Postmus, in conjunction with DeFazio and Brosowske and a handful of others, through Mountain States Consulting Group, has picked up as major clients well-financed cannabis industry heads who have obtained or are seeking to obtain permits and licenses to operate in Adelanto, San Bernardino, Needles, Hesperia and Barstow. In both Adelanto and San Bernardino, several of the operations obtained those permits by out-and-out bribing elected city officials. Postmus has begun filtering money from that set of cannabis entrepreneurs to politicians to grease the way for the companies he represents to take command of a lion’s share of the marijuana and cannabis-based product market in San Bernardino County.
Postmus has had, the Sentinel has learned, either or both public and private meetings with Supervisors Curt Hagman, Paul Cook and Dawn Rowe. These meetings have in major measure revolved around money, primarily money that Postmus is able to dig up for them. As a fundraiser, Postmus has begun funneling tens of thousands of dollars originating both from the cannabis industry and elsewhere to Hagman, Cook and Rowe for use in their future election campaigns. Simultaneously, he has put together a timetable by which the county will move to allow “established reliable growers” who have already obtained clearance to operate in Needles, Adelanto, Hesperia and San Bernardino to set up operations in the unincorporated portions of the county as well as within the eleven other municipalities in San Bernardino County other than Needles, Hesperia and Adelanto for which the San Bernardino County Sheriff’s Department provides contract law enforcement service.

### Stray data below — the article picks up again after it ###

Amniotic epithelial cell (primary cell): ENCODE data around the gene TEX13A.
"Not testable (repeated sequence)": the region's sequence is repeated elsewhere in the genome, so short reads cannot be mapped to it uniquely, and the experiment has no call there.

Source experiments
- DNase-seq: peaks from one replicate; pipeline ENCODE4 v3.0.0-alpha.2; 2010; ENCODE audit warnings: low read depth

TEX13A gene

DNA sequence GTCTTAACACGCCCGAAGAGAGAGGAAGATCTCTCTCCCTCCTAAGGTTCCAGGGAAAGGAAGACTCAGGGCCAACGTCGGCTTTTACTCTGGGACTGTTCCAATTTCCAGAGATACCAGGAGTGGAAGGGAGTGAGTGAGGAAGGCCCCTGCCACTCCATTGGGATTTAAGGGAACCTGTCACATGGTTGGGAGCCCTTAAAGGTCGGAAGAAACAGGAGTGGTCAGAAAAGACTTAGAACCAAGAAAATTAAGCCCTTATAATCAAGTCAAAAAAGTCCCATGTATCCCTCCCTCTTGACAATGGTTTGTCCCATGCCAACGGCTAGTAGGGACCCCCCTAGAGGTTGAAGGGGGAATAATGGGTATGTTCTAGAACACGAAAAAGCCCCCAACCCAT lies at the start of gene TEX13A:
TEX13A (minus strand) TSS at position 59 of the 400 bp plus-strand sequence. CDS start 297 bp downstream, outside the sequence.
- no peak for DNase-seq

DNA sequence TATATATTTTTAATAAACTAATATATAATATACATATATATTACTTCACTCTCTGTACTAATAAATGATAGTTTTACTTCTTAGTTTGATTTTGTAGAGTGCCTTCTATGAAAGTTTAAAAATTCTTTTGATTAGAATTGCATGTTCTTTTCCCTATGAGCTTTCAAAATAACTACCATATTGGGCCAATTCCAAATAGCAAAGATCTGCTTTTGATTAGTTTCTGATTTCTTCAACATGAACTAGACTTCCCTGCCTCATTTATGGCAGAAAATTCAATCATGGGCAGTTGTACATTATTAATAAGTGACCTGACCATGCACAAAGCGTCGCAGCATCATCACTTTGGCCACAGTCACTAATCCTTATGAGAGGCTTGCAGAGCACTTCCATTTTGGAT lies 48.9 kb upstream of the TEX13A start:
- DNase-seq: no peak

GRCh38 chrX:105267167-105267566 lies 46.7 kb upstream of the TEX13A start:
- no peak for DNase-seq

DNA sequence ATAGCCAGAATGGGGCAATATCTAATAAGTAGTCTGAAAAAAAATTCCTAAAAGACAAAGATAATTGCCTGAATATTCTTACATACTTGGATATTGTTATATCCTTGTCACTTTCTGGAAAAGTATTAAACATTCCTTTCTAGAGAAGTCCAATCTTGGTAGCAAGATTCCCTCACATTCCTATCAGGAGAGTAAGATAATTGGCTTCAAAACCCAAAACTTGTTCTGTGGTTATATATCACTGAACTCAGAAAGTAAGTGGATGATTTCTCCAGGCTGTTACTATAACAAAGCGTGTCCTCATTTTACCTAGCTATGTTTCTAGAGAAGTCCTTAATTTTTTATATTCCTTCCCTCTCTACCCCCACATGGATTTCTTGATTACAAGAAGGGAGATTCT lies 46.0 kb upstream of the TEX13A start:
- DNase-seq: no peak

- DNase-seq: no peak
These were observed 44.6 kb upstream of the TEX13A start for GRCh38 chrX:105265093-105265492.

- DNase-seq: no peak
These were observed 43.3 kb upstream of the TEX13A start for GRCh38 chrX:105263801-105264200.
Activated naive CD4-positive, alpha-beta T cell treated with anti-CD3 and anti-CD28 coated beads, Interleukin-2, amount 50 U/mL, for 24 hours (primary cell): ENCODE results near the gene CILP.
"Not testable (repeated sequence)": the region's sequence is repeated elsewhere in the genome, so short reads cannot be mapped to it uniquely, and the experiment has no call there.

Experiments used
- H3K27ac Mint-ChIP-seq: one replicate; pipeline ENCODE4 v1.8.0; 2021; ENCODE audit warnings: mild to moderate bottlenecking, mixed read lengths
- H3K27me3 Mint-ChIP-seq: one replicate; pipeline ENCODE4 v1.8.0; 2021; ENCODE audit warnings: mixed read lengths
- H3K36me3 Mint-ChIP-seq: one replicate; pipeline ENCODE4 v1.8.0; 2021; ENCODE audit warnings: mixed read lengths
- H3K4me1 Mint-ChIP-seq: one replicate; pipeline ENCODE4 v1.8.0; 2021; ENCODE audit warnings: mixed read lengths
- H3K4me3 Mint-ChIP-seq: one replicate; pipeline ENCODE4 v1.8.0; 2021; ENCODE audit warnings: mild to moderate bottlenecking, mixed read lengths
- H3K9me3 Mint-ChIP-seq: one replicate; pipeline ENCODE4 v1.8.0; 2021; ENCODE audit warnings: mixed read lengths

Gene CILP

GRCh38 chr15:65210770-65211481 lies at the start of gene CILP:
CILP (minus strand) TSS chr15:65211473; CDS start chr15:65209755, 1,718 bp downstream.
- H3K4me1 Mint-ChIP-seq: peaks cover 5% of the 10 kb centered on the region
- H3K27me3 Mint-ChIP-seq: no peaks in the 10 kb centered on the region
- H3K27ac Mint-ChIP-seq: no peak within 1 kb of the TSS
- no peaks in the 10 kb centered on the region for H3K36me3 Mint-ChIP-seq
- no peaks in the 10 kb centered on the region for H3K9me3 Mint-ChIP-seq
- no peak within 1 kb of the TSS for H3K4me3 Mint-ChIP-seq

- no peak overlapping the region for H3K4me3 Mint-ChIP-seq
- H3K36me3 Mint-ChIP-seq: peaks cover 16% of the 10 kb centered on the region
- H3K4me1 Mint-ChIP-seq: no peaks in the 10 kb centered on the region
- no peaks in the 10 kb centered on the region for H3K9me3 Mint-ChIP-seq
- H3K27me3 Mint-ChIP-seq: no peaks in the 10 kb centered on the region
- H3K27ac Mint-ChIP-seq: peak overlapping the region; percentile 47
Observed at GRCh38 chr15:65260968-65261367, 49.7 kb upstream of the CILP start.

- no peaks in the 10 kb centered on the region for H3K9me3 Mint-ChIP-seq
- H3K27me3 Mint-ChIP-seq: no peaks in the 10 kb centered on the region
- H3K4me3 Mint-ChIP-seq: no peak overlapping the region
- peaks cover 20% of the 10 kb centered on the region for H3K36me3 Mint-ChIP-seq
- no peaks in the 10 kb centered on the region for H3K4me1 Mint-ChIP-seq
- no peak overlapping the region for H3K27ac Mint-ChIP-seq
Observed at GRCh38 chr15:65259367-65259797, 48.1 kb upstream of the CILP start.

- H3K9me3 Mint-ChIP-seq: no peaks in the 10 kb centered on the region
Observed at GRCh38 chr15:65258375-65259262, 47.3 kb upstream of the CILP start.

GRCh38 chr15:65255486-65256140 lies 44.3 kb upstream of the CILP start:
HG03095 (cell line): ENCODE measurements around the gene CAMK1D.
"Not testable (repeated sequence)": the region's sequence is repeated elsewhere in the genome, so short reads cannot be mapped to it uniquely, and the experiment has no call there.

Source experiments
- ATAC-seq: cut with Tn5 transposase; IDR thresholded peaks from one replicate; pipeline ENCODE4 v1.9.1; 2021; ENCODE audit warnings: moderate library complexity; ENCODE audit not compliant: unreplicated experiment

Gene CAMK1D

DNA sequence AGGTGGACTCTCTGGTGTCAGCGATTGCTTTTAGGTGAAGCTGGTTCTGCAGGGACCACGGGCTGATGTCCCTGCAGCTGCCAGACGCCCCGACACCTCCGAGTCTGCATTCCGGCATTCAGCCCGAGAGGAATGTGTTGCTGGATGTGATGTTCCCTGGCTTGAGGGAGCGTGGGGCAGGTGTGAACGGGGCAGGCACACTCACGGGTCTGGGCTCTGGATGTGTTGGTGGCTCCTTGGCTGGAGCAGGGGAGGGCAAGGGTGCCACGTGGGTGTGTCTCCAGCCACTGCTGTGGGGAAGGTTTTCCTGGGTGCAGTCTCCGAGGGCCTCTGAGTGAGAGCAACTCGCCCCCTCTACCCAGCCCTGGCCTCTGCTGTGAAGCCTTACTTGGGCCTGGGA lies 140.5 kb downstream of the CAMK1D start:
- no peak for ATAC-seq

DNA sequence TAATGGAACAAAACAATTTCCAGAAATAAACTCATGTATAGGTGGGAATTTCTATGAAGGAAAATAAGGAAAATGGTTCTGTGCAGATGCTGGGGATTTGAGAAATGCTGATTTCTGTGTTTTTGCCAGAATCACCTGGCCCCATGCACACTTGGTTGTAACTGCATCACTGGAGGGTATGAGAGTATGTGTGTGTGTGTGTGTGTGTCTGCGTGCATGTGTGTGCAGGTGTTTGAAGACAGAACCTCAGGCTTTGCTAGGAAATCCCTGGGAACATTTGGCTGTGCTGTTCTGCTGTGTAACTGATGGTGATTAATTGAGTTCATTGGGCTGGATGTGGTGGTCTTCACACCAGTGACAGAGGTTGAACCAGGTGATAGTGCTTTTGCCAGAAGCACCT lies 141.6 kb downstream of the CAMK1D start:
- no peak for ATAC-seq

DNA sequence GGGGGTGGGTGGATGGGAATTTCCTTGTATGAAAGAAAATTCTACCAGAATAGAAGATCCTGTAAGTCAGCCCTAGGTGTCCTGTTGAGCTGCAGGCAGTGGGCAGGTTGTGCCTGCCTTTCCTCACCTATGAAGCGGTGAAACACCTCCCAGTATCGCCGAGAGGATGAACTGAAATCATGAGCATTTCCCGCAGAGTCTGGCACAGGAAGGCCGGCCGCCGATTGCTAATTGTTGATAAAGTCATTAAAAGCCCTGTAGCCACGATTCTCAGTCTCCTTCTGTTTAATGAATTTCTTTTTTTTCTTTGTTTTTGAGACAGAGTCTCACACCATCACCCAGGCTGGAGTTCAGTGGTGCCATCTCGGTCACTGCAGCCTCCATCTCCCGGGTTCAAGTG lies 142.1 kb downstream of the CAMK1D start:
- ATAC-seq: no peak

Part and parcel to Postmus’s game plan was the election of Thurston “Smitty” Smith to the California Assembly in 2020.